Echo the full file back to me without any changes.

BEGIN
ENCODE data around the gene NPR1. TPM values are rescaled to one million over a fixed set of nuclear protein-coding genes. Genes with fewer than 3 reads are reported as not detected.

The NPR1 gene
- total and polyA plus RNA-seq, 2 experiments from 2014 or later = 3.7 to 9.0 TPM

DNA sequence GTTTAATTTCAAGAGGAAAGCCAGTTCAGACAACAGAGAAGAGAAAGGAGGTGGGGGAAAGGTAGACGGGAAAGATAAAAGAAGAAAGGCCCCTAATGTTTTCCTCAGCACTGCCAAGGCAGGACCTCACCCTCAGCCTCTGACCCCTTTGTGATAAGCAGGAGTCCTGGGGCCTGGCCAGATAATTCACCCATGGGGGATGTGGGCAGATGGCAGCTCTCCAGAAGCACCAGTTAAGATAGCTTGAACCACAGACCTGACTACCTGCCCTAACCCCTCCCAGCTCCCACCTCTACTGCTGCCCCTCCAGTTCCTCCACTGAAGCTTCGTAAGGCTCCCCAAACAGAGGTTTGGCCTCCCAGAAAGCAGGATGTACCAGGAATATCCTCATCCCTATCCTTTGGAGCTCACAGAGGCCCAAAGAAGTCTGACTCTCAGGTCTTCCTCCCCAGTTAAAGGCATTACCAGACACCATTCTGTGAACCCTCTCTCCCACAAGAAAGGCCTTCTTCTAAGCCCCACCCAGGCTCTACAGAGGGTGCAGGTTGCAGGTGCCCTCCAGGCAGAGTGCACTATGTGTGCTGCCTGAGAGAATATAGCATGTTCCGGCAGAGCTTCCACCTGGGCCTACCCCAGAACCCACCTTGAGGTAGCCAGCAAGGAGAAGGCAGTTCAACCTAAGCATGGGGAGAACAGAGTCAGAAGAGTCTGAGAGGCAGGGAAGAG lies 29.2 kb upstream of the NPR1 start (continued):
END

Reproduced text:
ENCODE data around the gene NPR1. TPM values are rescaled to one million over a fixed set of nuclear protein-coding genes. Genes with fewer than 3 reads are reported as not detected.

The NPR1 gene
- total and polyA plus RNA-seq, 2 experiments from 2014 or later = 3.7 to 9.0 TPM

DNA sequence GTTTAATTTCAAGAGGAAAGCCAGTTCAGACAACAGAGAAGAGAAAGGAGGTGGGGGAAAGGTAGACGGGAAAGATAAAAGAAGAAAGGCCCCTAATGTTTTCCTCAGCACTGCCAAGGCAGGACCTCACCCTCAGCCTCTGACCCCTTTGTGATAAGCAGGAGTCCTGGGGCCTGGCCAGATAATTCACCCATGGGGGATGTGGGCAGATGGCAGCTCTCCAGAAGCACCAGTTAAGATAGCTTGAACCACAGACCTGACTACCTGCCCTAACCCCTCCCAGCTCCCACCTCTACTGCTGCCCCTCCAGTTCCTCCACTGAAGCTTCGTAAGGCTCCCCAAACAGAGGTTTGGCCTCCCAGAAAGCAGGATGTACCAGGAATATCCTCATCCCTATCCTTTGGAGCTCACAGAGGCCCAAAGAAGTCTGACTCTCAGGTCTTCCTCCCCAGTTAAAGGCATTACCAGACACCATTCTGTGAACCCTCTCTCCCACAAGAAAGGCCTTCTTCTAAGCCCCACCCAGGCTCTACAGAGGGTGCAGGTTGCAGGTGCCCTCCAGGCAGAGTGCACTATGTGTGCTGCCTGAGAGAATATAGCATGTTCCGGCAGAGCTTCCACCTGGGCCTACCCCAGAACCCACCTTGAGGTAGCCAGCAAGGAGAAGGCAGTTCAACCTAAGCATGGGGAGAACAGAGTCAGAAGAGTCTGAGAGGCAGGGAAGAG lies 29.2 kb upstream of the NPR1 start (continued):